Remembering Robert Arnow
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Editorial

Remembering Robert Arnow

Simple, profound message: Robert Arnow told his children to “try to leave the world a better than when you came into it,” his son, David, recalled.
Simple, profound message: Robert Arnow told his children to “try to leave the world a better than when you came into it,” his son, David, recalled.

The end of an era was marked this week with the death of Robert Arnow, 94, the last survivor of the 11 founders who reconstituted The Jewish Week in the mid-1970s. Each had a distinguished career of service in addition to their considerable professional achievements in business, enriching the Jewish community here, in Israel and around the world with visionary leadership and generosity.

Arnow, the first chairman of The Jewish Week, served as an active board member until his last years. He was a champion of Jewish journalism, first serving as president of JTA and later playing a major role in advocating for The Jewish Week in its quest to be a high-quality, independent publication that reached all corners of the community. His wise counsel on a wide range of issues and his generous support were instrumental in The Jewish Week’s growth over the years.

Professionally, Bob Arnow was a major figure in the real estate business. In 1949, he joined his father-in-law and mentor, the legendary Jack Weiler, in business, and later headed the firm of Swig, Weiler & Arnow, and pursued his passion, along with his late wife, Joan, as a philanthropist and leader in Jewish communal life.

A man of quiet dignity, with a warm and outgoing nature, Arnow combined love of nature and compassion for “the other” in his unique contribution to the Israeli Negev in general, to Ben-Gurion University of the Negev (BGU) in particular — he served as chairman of the board of governors for 10 years — and especially to the nomadic community of about 200,000 Bedouins, who comprise the most downtrodden segment of Israeli society. Arnow became their biggest advocate and benefactor, providing university scholarships for hundreds of young Bedouin women. He recognized that empowering women through education was key to improving life in a traditionally patriarchal society.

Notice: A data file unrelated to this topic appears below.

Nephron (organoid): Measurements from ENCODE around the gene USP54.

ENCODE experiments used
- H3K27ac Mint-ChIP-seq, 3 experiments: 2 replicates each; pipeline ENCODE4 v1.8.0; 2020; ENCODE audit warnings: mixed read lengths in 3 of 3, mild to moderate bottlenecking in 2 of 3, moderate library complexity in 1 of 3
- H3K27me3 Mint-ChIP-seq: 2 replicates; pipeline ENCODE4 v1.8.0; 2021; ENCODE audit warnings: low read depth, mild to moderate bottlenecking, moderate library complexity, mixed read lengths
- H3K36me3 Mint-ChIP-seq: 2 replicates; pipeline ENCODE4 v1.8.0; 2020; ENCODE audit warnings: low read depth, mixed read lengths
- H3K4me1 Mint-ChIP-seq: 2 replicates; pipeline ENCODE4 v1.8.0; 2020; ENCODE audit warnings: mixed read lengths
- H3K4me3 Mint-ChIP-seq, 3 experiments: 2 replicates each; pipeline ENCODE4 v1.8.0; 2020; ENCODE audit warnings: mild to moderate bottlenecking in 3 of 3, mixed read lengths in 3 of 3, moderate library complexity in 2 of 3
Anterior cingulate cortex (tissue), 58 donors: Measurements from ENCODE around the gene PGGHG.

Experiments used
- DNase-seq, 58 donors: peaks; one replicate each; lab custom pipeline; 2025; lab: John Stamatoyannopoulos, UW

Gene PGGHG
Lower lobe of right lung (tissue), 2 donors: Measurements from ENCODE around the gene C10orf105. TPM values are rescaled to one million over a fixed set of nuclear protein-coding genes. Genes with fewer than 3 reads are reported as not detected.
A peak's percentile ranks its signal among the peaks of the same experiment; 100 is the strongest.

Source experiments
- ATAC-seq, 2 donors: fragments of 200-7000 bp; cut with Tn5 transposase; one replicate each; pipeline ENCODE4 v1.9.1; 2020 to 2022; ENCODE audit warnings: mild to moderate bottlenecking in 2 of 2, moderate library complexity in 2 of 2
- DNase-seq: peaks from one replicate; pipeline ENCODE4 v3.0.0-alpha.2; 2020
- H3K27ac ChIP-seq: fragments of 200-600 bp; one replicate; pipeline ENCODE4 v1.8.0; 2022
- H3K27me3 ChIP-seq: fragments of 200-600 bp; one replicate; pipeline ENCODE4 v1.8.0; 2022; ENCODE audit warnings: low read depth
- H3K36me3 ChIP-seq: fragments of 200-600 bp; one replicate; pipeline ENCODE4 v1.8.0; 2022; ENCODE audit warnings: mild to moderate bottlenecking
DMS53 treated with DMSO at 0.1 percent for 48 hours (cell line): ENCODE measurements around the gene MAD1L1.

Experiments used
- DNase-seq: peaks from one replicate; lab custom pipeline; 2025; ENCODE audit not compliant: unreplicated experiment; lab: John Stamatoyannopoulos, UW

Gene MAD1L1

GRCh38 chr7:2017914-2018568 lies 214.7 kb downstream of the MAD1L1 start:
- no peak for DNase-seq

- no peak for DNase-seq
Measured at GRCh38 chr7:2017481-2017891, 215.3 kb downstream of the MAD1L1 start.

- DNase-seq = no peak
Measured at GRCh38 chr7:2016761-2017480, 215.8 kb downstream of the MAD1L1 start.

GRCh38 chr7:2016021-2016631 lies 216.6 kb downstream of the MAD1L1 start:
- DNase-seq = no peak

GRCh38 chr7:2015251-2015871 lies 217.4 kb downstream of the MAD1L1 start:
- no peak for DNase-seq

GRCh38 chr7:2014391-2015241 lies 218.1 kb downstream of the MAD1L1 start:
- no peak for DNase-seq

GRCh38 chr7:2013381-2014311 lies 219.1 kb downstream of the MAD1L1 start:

A gentleman farmer himself, Arnow took on the challenge of helping to bring agriculture to the dry Negev through his efforts to make the university into a first-rate institution, encouraging development and growth in the area. He founded The Center for Bedouin Studies and Development at BGU, dedicated to improving the lives the of the Negev Bedouin community.

“He carried the Bedouin community in his mind, heart and soul,” Amal Elsana told us this week. The first Bedouin woman to attend BGU, she credits Arnow with supporting her throughout her career. She became a leader in the community and completed her doctorate in social development, now directing the International Community Action Network of Social Work at McGill University in Montreal. She said she intends to make good next year on her promise to Arnow to “return to teach at BGU and serve my community, and I will.”

At his funeral on Tuesday at Congregation Shaarei Tikvah in Scarsdale, Arnow was described by family and friends as a man of action, dreams and passion, committed to helping others. Shifra Bronzick, who worked with Arnow in his business and his philanthropy, called him “a practical visionary who helped each of us see the possibilities and potentials of others, and ourselves.”

The Jewish Week board and staff join the community in mourning his loss and expressing gratitude for the life he lived. May his memory be a blessing.

Read more about him here.

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